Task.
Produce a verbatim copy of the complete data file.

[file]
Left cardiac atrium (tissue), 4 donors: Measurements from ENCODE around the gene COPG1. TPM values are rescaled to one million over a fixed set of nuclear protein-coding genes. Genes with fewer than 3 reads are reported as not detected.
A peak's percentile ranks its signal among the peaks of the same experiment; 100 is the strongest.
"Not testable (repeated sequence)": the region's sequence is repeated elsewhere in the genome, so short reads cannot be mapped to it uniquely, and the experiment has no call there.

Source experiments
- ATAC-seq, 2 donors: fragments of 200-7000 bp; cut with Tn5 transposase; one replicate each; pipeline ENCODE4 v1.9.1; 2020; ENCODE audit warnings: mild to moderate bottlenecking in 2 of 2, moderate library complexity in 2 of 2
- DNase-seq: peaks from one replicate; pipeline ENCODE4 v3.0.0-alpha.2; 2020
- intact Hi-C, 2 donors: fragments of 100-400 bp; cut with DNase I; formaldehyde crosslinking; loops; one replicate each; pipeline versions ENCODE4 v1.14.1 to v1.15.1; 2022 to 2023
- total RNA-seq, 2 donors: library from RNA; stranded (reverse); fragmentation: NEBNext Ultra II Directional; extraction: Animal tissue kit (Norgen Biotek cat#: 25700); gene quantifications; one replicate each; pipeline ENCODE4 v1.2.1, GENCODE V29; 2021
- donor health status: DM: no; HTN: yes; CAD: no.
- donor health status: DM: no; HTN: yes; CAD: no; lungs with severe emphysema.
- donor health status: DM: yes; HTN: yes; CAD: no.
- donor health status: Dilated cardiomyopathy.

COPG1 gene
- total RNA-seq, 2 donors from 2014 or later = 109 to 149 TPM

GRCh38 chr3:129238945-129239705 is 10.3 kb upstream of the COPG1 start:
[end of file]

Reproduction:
Left cardiac atrium (tissue), 4 donors: Measurements from ENCODE around the gene COPG1. TPM values are rescaled to one million over a fixed set of nuclear protein-coding genes. Genes with fewer than 3 reads are reported as not detected.
A peak's percentile ranks its signal among the peaks of the same experiment; 100 is the strongest.
"Not testable (repeated sequence)": the region's sequence is repeated elsewhere in the genome, so short reads cannot be mapped to it uniquely, and the experiment has no call there.

Source experiments
- ATAC-seq, 2 donors: fragments of 200-7000 bp; cut with Tn5 transposase; one replicate each; pipeline ENCODE4 v1.9.1; 2020; ENCODE audit warnings: mild to moderate bottlenecking in 2 of 2, moderate library complexity in 2 of 2
- DNase-seq: peaks from one replicate; pipeline ENCODE4 v3.0.0-alpha.2; 2020
- intact Hi-C, 2 donors: fragments of 100-400 bp; cut with DNase I; formaldehyde crosslinking; loops; one replicate each; pipeline versions ENCODE4 v1.14.1 to v1.15.1; 2022 to 2023
- total RNA-seq, 2 donors: library from RNA; stranded (reverse); fragmentation: NEBNext Ultra II Directional; extraction: Animal tissue kit (Norgen Biotek cat#: 25700); gene quantifications; one replicate each; pipeline ENCODE4 v1.2.1, GENCODE V29; 2021
- donor health status: DM: no; HTN: yes; CAD: no.
- donor health status: DM: no; HTN: yes; CAD: no; lungs with severe emphysema.
- donor health status: DM: yes; HTN: yes; CAD: no.
- donor health status: Dilated cardiomyopathy.

COPG1 gene
- total RNA-seq, 2 donors from 2014 or later = 109 to 149 TPM

GRCh38 chr3:129238945-129239705 is 10.3 kb upstream of the COPG1 start: